“What is the best way to understand deep English slang? I have difficulty understanding its pronunciation. When I am watching a movie or a talk show on television, I find it hard to understand the dialogue of people talking in very deep English slang. I make an effort to watch a lot of English movies and TV shows to develop my comprehension, but it seems I am not making any progress. In contrast, when I hear Filipinos speaking in English in a movie or on TV, I can easily understand and absorb their language.”

Here’s my open reply to Raul:

Unless you are a serious student of English linguistics, don’t worry too much about not understanding the deep English slang you hear around you. It doesn’t mean that your English or your listening comprehension is deficient. It simply means that the English you are hearing is not meant to be understood by you, and that you really don’t belong to the group or community that uses it. Slang is a special-purpose coded language that’s meant to exclude you and other people from the coterie of friends, contacts, or initiates that uses it.

And there’s absolutely no need for you to actively learn any form of deep English slang. You’ll acquire it simply by the company you keep or by sustained exposure to it. The more prevalent a particular slang—whether it’s gay-speak, drug-speak, gangsta rap, Ebonics or Black English, Cockney, Singlish, Chinglish, or our very own Taglish—the more it will insinuate itself into the language through the movies and the mass media, particularly TV and radio. But if you are befuddled by any of them, don’t ever feel that your English is inferior or inadequate. The problem is not with you; the problem is with the scriptwriters, the talk-show hosts or guests, or the video or radio jockeys. They are forgetting one cardinal rule of communication: to use language understandable to the great majority of their mass audiences. By using deep English slang, they are failing to get their ideas across to you and to others like you.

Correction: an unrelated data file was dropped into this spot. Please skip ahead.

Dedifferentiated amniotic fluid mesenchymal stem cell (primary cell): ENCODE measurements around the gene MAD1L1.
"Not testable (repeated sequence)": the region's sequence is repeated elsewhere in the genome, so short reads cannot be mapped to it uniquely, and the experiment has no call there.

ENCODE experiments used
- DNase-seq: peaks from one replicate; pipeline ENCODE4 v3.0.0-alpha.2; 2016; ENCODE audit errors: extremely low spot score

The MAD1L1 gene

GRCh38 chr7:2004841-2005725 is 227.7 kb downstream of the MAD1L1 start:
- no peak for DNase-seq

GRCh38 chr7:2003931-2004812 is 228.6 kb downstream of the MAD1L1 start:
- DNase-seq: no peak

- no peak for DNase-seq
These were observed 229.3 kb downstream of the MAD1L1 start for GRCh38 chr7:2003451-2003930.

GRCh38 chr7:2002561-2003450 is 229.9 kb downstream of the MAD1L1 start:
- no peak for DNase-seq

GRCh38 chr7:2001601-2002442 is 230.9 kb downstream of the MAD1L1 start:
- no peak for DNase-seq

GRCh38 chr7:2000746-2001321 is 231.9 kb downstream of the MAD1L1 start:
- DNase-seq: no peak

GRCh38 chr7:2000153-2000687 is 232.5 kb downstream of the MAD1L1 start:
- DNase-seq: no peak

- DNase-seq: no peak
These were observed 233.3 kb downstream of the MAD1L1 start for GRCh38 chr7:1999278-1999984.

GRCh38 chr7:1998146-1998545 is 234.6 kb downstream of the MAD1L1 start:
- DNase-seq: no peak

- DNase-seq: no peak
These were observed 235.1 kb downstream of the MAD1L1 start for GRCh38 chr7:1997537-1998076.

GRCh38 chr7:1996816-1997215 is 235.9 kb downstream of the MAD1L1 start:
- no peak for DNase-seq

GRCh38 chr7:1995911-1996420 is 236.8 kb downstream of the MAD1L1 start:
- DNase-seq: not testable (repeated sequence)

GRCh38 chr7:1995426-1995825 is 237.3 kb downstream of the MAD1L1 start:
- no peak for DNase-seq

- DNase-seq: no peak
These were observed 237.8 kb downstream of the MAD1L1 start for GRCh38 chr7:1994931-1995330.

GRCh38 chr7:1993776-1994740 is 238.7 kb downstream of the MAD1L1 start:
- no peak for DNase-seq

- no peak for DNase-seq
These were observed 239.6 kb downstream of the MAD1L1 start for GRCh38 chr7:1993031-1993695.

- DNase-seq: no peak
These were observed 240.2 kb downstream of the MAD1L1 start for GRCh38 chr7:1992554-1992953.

It’s possible, of course, that you are watching movies and TV shows or listening to radio shows that are not really meant for you. A good number of Hollywood movies that reach us, for instance, are made for predominantly American Black target audiences; this is why those movies often use rather heavy Ebonics in their dialogue. And some TV and radio shows cater to special audiences appreciative of heavy metal or gangsta rap English. So what do you do? Avoid them and choose only those that use the kind of English you are comfortable with.

Naturally, it will be much easier for you to understand and absorb the English of Filipinos appearing in the movies or speaking on TV or radio. This is because the best of them use Standard American English, which is the kind of English that the Philippine educational system is trying its best—but not entirely succeeding—to teach Filipinos to write and speak from grade school onwards. This English is easily understood because it deviates little from the vocabulary, grammar, structure, and semantics of the English that’s formally taught to us—and it’s spoken without the infuriating twang or drawl of some native English speakers or the jaw-dropping peculiarities or flourishes of some nonnative ones.

So, Raul, don’t worry too much about not understanding deep English slang. And don’t even bother learning it unless you are keen on joining an exclusive gang or fraternity that requires members to speak its particular English slang. You can find much better use of your time by continuously improving your Standard American English instead of engaging in linguistic jaywalking, which is what speaking in deep English slang of whatever kind actually amounts to. (March 5, 2008)